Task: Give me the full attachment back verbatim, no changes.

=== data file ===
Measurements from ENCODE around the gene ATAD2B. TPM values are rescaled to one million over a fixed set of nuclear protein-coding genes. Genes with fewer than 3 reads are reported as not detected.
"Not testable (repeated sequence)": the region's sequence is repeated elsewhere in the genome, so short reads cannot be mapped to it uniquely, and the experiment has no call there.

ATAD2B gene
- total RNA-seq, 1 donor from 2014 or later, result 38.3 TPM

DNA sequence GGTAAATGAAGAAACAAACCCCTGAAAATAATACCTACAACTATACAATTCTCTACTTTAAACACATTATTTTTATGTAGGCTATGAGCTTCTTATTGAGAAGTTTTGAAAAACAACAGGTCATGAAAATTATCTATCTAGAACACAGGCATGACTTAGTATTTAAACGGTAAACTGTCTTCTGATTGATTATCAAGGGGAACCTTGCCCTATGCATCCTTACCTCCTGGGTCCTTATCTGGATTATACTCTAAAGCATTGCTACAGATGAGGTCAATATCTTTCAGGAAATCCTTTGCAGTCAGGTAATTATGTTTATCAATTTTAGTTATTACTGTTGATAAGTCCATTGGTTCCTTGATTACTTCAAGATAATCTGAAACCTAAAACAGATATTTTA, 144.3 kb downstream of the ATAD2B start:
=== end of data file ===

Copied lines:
Measurements from ENCODE around the gene ATAD2B. TPM values are rescaled to one million over a fixed set of nuclear protein-coding genes. Genes with fewer than 3 reads are reported as not detected.
"Not testable (repeated sequence)": the region's sequence is repeated elsewhere in the genome, so short reads cannot be mapped to it uniquely, and the experiment has no call there.

ATAD2B gene
- total RNA-seq, 1 donor from 2014 or later, result 38.3 TPM

DNA sequence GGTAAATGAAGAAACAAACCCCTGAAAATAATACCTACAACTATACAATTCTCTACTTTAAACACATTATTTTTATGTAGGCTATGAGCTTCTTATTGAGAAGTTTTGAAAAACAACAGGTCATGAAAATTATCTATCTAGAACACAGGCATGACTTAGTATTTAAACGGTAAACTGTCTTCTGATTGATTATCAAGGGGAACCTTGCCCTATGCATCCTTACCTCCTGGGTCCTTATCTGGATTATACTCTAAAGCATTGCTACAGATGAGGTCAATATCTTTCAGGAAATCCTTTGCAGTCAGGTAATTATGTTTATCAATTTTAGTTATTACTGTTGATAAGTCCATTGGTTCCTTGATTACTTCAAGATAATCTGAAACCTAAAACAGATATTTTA, 144.3 kb downstream of the ATAD2B start: